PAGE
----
Oregon State Appeals Court Finds Frozen Embryos ”Personal Property” in Divorce Proceeding
By Anna Lamut – Edited by Stephanie Weiner
Dahl v. Angle
Or. Ct. App., October 8, 2008, A133697
The Court of Appeals of the State of Oregon upheld the decision of the trial court to enforce a contract made between a now-divorced husband and wife regarding six frozen embryos resulting from the couple’s attempt to conceive in vitro. The contract provided that, in the event of a disagreement, the wife would have the right to decide what would happen to the embryos. Necessary to the Court of Appeals’ decision was a finding that the contractual right to determine the fate of frozen embryos is personal property.
While married, the parties had unsuccessfully tried to conceive a child via in vitro fertilization, a process that left six frozen embryos at the Oregon Health and Science University (“OHSU”). The parties executed an “Embryology Laboratory Specimen Storage Agreement” at the time that they underwent the procedure, which gave the wife, Dr. Laura Dahl, the “sole and exclusive right” to instruct OHSU to transfer or dispose of the embryos in the event that the parties were not able to agree. Dr. Dahl chose to have the embryos destroyed, while her ex-husband, Dr. Darrell Angle, denied having initialed or read the agreement. He claimed that “embryos are life” and did not want the embryos destroyed because “there’s no pain greater than having participated in the demise of your own child.”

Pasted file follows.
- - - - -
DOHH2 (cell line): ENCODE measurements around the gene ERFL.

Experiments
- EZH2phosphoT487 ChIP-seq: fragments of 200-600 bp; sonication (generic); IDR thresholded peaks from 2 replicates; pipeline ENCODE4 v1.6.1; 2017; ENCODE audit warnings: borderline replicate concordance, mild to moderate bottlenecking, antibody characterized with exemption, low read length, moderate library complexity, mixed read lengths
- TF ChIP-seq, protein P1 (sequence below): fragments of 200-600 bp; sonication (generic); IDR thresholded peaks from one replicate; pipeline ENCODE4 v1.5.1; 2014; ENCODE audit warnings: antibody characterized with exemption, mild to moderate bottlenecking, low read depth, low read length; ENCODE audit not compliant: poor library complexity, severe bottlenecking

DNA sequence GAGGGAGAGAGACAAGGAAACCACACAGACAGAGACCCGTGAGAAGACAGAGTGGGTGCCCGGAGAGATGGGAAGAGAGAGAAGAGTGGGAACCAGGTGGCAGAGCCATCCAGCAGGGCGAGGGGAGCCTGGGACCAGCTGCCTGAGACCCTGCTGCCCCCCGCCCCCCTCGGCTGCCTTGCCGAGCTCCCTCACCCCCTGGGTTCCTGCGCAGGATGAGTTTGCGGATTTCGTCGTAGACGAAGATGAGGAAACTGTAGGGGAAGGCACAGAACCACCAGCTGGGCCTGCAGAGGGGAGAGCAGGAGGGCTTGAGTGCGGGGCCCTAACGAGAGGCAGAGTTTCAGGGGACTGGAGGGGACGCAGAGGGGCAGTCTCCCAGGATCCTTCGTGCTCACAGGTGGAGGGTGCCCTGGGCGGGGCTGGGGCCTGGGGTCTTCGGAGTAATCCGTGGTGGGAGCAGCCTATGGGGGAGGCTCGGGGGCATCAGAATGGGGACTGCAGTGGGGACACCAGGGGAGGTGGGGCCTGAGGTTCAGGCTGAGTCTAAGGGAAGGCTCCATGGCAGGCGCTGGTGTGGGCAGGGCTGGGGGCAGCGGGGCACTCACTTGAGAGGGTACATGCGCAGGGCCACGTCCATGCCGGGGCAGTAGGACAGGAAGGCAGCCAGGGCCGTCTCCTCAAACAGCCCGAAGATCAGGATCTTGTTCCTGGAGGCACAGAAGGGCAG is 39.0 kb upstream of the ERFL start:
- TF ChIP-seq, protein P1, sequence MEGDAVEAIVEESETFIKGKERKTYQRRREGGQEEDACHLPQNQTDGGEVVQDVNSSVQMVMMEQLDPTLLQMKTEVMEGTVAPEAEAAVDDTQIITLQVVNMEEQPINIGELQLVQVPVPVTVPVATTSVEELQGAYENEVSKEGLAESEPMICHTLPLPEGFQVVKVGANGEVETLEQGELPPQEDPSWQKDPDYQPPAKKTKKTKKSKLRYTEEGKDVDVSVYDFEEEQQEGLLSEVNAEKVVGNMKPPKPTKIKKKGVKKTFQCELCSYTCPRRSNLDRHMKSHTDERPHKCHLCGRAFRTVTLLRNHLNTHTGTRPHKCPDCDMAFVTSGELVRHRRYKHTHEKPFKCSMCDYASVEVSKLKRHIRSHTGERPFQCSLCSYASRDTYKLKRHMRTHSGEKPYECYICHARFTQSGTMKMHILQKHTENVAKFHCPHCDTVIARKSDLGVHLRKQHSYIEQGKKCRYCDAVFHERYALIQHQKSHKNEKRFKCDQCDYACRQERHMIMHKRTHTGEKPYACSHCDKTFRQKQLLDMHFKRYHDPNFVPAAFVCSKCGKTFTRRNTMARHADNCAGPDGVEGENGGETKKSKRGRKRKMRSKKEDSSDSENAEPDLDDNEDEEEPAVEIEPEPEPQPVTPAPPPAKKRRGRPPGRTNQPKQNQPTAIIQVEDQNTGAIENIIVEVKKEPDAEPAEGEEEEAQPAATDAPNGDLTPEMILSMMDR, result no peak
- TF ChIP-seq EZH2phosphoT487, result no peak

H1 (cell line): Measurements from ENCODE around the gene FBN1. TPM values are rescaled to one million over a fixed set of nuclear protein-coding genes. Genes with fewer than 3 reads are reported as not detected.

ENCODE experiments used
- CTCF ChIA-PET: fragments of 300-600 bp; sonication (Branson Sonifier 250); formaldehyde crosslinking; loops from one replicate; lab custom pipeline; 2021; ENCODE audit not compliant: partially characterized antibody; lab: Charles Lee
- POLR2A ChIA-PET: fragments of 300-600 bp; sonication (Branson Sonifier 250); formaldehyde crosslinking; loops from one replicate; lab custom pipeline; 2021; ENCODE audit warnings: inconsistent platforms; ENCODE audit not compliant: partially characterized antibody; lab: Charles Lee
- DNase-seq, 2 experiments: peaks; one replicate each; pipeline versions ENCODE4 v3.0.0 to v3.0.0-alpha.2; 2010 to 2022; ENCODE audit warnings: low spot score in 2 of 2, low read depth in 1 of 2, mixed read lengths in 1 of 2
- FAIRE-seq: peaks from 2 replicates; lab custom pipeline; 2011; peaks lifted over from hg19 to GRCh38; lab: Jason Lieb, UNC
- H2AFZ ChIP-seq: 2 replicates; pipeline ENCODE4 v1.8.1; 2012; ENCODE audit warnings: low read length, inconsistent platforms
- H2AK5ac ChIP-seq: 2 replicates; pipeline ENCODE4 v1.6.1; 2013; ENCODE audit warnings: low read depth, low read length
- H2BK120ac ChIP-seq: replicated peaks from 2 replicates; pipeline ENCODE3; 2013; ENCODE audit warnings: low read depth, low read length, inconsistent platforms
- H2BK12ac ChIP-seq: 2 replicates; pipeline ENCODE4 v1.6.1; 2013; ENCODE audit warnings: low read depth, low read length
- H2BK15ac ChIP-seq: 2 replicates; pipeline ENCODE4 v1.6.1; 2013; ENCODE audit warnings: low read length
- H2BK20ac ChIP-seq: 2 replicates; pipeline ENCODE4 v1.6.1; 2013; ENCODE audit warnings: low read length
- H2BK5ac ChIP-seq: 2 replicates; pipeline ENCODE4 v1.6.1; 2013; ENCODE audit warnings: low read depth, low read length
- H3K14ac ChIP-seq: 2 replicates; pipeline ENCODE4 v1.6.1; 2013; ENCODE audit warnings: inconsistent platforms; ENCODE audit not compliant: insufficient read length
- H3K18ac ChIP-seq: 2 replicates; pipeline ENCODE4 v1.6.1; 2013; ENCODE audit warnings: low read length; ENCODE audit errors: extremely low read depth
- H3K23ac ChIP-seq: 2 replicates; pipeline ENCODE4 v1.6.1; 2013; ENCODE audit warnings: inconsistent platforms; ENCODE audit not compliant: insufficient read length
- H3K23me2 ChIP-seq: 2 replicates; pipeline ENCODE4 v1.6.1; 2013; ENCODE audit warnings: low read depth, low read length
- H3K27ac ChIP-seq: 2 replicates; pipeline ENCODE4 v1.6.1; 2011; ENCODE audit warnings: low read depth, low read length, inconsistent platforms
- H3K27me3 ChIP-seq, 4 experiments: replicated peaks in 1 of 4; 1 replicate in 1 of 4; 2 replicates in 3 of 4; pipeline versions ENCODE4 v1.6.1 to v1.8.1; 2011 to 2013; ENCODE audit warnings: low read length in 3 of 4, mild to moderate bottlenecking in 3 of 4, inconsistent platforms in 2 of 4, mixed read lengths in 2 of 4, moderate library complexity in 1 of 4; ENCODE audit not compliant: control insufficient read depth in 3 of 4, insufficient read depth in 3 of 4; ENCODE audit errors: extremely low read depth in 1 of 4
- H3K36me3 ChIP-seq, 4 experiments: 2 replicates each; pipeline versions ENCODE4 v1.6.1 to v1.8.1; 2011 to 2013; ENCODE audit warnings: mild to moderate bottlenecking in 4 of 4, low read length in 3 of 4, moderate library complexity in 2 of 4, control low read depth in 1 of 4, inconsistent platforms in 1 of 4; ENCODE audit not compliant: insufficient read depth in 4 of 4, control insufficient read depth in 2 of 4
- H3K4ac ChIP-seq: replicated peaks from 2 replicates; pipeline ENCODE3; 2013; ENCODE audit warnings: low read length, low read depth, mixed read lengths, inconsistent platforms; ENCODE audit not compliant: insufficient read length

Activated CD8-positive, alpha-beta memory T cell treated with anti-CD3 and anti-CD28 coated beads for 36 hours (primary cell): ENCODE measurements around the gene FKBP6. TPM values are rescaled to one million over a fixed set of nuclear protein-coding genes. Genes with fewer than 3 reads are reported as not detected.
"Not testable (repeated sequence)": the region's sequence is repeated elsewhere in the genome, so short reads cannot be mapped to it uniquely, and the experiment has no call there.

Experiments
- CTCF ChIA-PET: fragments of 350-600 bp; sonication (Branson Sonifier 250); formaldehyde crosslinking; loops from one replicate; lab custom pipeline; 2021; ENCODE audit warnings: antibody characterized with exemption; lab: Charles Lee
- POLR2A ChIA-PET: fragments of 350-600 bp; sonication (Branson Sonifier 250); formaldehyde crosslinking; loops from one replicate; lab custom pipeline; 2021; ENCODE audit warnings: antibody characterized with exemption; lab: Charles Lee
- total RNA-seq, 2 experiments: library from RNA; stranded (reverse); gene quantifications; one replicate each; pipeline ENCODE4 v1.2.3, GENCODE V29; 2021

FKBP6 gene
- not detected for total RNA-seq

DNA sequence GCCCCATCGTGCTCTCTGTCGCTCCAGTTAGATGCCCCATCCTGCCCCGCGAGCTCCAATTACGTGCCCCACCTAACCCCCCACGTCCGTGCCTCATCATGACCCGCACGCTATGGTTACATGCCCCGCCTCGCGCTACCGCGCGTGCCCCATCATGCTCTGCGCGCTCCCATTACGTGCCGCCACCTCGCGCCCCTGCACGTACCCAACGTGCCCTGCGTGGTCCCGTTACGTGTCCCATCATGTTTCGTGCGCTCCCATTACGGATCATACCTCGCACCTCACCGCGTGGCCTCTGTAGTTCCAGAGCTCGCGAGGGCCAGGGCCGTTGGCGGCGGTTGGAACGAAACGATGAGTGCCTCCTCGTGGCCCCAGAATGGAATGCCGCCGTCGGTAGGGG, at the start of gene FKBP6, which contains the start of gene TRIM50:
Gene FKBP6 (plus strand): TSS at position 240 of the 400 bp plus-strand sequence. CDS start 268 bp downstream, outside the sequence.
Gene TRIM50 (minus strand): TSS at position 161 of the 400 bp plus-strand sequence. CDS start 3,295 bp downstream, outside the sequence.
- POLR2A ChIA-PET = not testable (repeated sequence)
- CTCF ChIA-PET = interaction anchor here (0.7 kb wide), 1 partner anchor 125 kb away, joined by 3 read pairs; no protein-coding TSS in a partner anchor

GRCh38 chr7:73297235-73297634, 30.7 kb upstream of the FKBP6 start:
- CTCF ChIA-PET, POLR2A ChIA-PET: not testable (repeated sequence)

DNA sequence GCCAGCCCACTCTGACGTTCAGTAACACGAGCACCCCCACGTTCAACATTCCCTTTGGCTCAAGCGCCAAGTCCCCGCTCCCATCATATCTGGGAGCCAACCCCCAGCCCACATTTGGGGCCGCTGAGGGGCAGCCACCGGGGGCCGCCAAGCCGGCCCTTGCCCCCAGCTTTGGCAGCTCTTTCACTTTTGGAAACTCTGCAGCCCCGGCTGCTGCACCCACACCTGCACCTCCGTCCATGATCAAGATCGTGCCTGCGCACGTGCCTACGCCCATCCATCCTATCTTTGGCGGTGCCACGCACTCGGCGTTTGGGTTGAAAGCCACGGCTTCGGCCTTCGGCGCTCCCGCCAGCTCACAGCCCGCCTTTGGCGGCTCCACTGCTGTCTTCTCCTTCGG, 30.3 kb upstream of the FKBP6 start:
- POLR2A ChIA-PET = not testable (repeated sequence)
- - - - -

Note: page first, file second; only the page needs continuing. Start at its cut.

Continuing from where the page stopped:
Andy Dworkin of the Oregonian provides commentary.
Dr. Angle argued that the embryos are marital property, and that therefore a “just and equal distribution” of this property would mean giving him the embryos because he values them as “life.” Dr. Dahl argued that the embryos are not property and are therefore not within the purview of the court; she also argued that even if they are property, a court cannot not treat this property in a way that forces her to become a parent.
A three-judge panel of the Oregon State Court of Appeals, comprising judges Armstrong, Rosenblum, and Carson, held that the contractual right to possess or dispose of the frozen embryos was personal property subject to a “just and proper” distribution. The Court acknowledged the difficulty in defining such rights as “personal property,” and noted that this property right is fundamentally unique and distinct from most others, and cannot be measured by monetary value.
Finding no controlling Oregon authority for such a case, the Court turned to two relevant decisions from Tennessee and New York, Davis v. Davis, 842 S.W.2d 588 (Tenn. Ct. App. 1992) and Kass v. Kass, 91 N.Y.2d 554 (N.Y. 1998). Guided by these decisions, the court determined that the parties’ advance intent, as evidenced by the contract, should control, and thus awarded the decision-making authority to Dr. Dahl.
This decision makes Oregon the eighth state to consider this situation and rule in favor of the party that did not want the embryos implanted. The Oregon decision is novel, however, in that it is the first of these decisions to hold that the contractual right to determine the fate of frozen embryos is property.